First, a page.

Children and young people, and their parents and carers must not travel to school if they or a member of their household has symptoms of coronavirus (COVID-19).

Mental Health and Wellbeing

Schools will understand that some children and young people may be experiencing feelings such as anxiety, stress or low mood as a result of the coronavirus (COVID-19) outbreak.

There are online resources available to help you and your child with mental health, including:

  • MindEd, a free educational resource from Health Education England on children and young people’s mental health
  • Rise Above, which aims to build resilience and support good mental health in young people aged 10 to 16
  • Every Mind Matters, which includes an online tool and email journey to support everyone to feel more confident in taking action to look after their mental health and wellbeing
  • Bereavement UK and the Childhood Bereavement Network, provide information and resources to support bereaved pupils, schools and staff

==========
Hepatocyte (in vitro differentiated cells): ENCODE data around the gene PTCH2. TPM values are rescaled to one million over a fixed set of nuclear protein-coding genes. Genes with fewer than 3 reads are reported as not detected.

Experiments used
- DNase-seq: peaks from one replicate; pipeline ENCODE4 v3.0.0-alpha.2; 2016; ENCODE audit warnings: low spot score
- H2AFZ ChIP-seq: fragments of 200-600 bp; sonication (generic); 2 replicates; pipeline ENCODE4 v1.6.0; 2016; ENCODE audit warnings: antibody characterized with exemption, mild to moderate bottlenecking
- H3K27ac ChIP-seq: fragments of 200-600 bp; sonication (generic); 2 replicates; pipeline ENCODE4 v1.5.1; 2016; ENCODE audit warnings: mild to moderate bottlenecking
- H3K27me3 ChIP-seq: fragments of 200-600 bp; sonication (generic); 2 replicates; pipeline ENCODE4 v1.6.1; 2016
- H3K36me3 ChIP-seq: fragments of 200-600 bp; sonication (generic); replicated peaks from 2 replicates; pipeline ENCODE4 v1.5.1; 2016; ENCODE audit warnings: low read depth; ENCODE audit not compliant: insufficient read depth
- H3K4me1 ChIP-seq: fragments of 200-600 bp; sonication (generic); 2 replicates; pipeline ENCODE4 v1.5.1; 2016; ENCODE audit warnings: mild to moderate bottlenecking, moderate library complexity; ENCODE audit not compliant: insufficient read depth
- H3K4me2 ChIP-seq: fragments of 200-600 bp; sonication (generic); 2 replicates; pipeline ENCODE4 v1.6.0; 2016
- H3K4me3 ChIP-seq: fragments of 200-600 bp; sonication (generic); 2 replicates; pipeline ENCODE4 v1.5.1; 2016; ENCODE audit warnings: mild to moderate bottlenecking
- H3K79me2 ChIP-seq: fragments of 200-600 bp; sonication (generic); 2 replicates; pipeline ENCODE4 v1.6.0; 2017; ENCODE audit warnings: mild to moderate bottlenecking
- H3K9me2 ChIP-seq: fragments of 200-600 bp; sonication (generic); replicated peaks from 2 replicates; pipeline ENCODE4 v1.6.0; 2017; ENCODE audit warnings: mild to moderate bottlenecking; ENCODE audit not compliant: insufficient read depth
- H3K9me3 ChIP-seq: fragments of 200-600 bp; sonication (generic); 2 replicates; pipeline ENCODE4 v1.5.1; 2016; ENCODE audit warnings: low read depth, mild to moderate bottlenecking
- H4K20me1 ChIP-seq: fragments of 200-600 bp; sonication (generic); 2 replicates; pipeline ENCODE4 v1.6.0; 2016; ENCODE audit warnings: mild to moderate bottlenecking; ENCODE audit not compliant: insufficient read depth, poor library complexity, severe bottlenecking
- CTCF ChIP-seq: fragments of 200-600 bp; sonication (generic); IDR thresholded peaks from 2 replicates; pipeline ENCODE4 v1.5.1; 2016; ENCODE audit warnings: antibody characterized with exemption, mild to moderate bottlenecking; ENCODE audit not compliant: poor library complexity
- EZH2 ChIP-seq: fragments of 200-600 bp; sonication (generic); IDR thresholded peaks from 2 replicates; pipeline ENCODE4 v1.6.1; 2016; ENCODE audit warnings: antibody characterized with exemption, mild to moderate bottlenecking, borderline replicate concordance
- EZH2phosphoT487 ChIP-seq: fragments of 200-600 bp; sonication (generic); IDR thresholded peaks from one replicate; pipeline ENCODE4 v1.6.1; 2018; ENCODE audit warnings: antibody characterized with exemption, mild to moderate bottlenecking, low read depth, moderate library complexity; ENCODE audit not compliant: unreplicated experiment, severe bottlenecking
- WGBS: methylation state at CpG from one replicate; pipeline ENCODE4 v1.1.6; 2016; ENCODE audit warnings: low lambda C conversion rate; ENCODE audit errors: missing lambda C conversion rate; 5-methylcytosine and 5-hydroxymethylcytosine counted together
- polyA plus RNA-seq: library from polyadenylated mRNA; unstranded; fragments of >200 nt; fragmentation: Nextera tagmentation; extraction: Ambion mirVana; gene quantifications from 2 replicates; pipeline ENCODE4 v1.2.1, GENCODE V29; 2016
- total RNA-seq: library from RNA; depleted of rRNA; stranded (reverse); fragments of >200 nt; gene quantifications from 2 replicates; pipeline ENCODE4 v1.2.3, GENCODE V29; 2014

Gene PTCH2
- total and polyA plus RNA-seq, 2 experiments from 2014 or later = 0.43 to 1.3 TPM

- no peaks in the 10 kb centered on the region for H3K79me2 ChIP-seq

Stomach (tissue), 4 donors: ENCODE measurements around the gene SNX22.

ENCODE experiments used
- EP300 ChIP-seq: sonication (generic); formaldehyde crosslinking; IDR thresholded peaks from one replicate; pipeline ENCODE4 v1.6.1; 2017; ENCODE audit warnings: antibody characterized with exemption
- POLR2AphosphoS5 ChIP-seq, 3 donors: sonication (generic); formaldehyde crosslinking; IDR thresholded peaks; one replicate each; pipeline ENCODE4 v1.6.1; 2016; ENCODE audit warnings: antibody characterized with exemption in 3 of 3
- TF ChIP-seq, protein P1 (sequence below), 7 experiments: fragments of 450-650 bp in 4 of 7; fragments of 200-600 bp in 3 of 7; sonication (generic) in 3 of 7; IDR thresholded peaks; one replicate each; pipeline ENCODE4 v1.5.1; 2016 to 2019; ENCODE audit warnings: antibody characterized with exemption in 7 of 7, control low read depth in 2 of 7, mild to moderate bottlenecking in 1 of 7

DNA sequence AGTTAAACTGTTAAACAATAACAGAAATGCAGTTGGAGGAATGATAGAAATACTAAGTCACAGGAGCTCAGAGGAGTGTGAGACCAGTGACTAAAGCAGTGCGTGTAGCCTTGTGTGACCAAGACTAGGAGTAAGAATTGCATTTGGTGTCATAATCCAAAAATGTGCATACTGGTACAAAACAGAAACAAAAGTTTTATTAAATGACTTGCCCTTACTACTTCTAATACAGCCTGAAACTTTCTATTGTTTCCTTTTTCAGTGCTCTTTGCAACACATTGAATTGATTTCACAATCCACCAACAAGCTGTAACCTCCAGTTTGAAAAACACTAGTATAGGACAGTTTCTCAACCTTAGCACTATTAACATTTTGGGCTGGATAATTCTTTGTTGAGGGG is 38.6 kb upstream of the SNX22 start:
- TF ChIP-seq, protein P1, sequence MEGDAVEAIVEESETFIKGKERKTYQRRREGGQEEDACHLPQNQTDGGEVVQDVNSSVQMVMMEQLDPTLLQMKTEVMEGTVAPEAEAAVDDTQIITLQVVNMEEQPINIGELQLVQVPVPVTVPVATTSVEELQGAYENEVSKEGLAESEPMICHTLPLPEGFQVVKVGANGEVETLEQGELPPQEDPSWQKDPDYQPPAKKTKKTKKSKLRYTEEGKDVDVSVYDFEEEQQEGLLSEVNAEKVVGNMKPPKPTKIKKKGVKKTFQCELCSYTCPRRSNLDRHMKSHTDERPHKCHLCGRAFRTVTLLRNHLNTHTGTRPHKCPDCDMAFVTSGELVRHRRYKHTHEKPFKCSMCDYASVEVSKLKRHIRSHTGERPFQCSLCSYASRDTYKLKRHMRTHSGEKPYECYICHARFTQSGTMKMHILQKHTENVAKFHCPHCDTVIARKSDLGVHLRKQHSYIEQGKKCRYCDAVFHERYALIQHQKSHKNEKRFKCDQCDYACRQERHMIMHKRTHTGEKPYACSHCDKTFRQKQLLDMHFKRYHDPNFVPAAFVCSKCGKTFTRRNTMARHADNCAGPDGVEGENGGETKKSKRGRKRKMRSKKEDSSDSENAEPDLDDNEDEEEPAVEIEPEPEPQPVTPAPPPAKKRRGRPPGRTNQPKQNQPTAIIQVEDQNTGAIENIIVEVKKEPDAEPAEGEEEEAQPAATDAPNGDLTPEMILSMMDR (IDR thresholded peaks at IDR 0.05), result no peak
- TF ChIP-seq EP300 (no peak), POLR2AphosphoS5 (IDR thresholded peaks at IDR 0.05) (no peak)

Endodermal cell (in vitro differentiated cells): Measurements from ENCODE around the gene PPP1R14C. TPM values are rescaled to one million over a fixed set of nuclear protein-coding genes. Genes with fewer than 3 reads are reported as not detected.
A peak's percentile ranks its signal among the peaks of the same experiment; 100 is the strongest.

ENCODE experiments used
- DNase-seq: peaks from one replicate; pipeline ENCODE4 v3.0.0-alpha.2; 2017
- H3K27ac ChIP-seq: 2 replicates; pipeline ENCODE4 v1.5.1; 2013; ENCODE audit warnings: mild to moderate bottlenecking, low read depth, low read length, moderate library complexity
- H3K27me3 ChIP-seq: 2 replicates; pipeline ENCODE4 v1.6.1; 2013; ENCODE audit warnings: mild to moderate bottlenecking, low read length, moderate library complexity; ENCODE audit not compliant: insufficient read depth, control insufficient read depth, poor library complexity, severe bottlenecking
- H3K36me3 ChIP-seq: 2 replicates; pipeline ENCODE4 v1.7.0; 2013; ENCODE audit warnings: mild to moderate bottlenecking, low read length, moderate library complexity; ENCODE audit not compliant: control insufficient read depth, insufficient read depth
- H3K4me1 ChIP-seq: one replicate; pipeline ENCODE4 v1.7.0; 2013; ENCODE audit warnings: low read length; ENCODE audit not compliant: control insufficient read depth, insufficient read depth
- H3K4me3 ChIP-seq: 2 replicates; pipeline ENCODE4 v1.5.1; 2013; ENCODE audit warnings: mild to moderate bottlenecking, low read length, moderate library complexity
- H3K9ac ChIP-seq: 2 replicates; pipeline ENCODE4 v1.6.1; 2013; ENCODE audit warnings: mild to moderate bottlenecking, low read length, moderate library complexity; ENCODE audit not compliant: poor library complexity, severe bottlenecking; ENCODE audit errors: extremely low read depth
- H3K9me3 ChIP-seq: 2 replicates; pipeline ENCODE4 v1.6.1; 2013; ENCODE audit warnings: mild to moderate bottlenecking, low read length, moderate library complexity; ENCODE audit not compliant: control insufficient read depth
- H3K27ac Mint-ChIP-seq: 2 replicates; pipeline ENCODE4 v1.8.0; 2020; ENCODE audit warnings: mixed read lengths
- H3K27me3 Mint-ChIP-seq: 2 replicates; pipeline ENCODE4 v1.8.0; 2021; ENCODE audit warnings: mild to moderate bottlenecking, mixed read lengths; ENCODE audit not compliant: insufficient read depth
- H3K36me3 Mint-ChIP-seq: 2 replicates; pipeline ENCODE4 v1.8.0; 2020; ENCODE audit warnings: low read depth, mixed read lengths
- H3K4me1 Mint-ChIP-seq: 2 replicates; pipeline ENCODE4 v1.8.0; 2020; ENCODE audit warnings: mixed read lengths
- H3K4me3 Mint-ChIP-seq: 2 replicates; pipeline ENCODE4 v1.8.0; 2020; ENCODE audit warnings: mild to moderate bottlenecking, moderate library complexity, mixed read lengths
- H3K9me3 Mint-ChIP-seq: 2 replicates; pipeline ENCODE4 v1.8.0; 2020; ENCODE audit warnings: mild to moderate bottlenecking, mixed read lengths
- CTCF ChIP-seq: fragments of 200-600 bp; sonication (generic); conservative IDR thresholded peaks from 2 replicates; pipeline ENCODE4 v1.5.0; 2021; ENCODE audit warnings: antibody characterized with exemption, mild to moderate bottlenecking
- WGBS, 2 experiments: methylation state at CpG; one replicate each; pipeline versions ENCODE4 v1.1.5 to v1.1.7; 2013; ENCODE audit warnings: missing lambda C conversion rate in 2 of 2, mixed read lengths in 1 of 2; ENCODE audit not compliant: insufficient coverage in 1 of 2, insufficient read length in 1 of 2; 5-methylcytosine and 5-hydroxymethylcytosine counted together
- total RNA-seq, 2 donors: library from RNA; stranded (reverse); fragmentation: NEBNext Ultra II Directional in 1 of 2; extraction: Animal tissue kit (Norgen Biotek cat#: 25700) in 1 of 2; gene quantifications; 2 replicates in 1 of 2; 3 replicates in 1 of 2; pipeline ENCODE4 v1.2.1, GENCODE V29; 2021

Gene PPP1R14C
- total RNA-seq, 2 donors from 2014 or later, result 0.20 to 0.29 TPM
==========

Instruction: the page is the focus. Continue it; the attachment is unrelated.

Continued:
It is also vital to report any safeguarding concerns you have about any child. Contact the NSPCC helpline or Barnardo’s support service.

School Trips

From the autumn term, schools can resume educational day trips in the UK. They must follow the latest public health guidance and wider guidance for schools on the actions they can take to reduce risks.

We currently advise against overnight trips in the UK and overseas educational visits.

Breakfast and After School Club

Schools can run breakfast and after-school activities from the autumn term. Schools will need to make sure these can be delivered in line with the wider guidance on protective measures. This means they may need to run things differently.

Talk to your child’s school to check whether they will running breakfast and after-school activities.